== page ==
28 November 2022

Ngunnawal not allowed to join court case on Ngambri recognition, but will have 'voice'

| Albert McKnight
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Paul Girrawah House has previously said his case in the ACT Supreme Court is about giving “respect and honour to all people”. Photo: Albert McKnight.

A Ngunnawal council is not allowed to join a court case in which Ngambri people are fighting for recognition as traditional owners in the eyes of the Territory’s government, but they will still have a voice in the proceedings.

The legal challenge, launched by Ngambri and Ngunnawal custodian Paul Girrawah House and his mother Dr Matilda House, is seeking to overturn a government policy that claims the Ngunnawal people are the only traditional owners of the land in what is now Canberra.

They argue their human rights have been breached as the Ngambri and other traditional custodians have been denied the right to maintain and develop their connection to Country, as well as having that connection recognised.

Roslyn Brown from the United Ngunnawal Elders Council asked to join the proceedings as a defendant on Friday (18 November).

But Chief Justice Lucy McCallum ultimately told the ACT Supreme Court she did not think that would be appropriate because “in a strict legal sense” the rights of the Ngunnawal would not be affected by the relief the Houses were seeking.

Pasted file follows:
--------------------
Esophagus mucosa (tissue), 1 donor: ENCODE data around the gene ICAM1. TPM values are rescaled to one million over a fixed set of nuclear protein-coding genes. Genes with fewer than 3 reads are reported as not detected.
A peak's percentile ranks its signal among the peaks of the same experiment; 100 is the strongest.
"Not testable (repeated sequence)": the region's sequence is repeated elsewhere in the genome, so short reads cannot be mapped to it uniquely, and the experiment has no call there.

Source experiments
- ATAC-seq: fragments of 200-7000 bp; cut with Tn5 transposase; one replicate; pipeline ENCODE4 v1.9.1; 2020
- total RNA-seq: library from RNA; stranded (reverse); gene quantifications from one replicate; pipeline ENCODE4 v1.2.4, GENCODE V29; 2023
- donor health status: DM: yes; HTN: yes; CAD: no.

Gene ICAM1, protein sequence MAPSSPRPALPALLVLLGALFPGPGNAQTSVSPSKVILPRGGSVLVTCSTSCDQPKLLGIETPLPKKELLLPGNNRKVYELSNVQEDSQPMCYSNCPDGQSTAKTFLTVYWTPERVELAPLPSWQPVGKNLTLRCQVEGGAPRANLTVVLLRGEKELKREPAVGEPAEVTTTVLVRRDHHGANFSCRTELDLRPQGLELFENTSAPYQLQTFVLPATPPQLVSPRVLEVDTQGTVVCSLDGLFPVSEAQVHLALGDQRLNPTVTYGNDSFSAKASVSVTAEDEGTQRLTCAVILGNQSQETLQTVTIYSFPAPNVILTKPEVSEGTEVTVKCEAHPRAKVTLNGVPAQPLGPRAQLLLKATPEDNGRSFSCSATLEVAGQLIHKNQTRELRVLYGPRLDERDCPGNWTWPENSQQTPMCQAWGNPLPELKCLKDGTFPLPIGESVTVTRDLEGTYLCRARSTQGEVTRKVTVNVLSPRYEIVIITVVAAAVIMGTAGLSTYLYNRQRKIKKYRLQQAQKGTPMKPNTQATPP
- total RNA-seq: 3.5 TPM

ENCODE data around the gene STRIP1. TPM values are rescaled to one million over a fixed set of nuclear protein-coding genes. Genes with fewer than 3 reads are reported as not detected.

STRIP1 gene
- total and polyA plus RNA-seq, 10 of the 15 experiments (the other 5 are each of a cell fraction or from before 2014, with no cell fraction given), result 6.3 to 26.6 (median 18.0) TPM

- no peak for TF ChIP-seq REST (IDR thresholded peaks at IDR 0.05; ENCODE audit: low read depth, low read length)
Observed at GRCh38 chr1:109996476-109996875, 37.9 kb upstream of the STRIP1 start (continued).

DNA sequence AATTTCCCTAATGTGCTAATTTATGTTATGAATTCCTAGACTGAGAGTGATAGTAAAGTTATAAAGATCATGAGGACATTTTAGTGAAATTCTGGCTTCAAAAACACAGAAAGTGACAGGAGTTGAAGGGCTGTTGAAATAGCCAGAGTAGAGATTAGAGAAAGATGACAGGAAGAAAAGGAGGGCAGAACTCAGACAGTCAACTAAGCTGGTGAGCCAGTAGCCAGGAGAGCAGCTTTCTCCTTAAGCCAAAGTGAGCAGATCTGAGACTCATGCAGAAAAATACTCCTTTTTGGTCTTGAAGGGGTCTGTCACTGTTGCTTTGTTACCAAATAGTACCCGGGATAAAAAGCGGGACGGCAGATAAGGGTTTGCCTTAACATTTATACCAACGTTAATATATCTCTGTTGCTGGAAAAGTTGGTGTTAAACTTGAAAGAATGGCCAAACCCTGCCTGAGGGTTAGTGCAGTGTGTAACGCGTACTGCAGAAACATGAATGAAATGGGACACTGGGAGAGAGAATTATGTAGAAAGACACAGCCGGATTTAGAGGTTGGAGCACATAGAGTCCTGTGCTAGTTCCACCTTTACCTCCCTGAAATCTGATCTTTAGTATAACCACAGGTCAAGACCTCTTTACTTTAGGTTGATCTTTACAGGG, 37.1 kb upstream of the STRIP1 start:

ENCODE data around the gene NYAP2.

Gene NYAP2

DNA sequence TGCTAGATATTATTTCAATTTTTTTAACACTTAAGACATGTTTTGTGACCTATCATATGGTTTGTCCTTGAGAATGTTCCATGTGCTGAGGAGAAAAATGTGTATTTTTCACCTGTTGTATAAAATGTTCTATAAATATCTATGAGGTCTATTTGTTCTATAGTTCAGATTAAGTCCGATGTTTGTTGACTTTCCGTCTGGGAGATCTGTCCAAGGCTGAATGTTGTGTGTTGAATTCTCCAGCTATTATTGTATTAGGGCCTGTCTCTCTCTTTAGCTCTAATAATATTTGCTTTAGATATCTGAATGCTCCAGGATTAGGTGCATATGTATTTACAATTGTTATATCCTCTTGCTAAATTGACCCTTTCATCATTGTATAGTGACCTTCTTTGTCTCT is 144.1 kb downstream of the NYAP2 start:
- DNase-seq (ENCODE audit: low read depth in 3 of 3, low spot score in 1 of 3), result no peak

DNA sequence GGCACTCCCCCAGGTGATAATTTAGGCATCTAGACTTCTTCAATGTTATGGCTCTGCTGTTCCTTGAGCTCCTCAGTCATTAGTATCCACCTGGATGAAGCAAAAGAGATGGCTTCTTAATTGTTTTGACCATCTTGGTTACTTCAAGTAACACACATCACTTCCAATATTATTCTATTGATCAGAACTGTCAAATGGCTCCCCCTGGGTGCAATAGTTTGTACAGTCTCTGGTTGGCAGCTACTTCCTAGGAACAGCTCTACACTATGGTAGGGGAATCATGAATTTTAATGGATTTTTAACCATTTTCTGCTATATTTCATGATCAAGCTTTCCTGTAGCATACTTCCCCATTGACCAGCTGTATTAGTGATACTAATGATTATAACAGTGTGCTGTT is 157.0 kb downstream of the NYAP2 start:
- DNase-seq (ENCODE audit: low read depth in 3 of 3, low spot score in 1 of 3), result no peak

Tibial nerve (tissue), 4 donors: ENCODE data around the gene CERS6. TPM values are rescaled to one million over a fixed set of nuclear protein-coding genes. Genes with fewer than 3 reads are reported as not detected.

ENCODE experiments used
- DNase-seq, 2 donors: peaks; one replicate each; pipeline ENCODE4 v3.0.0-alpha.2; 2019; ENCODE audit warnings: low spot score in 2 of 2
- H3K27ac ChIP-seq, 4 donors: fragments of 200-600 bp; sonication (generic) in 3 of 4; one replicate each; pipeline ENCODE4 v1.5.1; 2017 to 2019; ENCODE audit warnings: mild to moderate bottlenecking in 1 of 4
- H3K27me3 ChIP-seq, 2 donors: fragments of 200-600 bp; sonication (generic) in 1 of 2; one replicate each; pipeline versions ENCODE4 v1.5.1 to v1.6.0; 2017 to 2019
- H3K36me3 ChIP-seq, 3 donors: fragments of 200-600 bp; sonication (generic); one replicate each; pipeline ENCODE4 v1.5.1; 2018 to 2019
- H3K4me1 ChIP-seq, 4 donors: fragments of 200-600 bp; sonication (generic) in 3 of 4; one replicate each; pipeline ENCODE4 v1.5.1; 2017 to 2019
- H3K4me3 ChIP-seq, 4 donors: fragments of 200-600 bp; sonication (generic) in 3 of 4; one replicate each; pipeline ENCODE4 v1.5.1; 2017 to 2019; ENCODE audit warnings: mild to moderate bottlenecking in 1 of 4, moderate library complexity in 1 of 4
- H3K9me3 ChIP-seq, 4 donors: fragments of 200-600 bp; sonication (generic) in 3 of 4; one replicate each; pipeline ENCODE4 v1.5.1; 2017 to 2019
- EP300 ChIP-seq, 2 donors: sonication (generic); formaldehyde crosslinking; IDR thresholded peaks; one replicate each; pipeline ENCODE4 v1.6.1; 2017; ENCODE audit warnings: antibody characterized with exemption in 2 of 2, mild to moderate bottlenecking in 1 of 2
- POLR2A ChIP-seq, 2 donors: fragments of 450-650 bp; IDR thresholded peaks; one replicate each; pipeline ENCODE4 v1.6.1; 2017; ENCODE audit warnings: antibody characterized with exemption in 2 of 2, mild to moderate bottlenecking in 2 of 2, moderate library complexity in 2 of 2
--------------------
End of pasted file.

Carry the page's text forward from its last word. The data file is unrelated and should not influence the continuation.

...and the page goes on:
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However, she also said it was clear the Ngunnawal had an interest in the case and it would be fair for them to have “some voice”, so she granted an alternative application which means Ms Brown and any other person she nominates can be called as a witness.

Including their voice would be the best way in ensuring the conclusion of the case was both legally robust and earned the respect of the community, she said.

Earlier, Ms Brown’s barrister Prue Bindon had argued if the case was successful then there was a concern about what the Government would do, as well as the effect on the “identity and culture of the Ngunnawal people”.

Also, she said becoming a party would allow her client to participate in any mediation process and make submissions on evidence.

But the Houses’ barrister Brodie Buckland said if this happened then Ms Brown would be afforded certain rights, such as opposing any settlement between his clients and the Government or possibly delaying proceedings.

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“This protocol breaches the human rights of the Ngambri people,” he said.

“The entire point of this case is to open up the tent for everyone to have the equal right for participation.

“It is not to delegitimise anything that has been done in the past.”

When granting the alternate application, Chief Justice McCallum also said she would entertain a proposal for Ms Brown to make closing submissions at the end of the proceedings.

The matter was adjourned to 17 February 2023. A hearing has been listed for that May.

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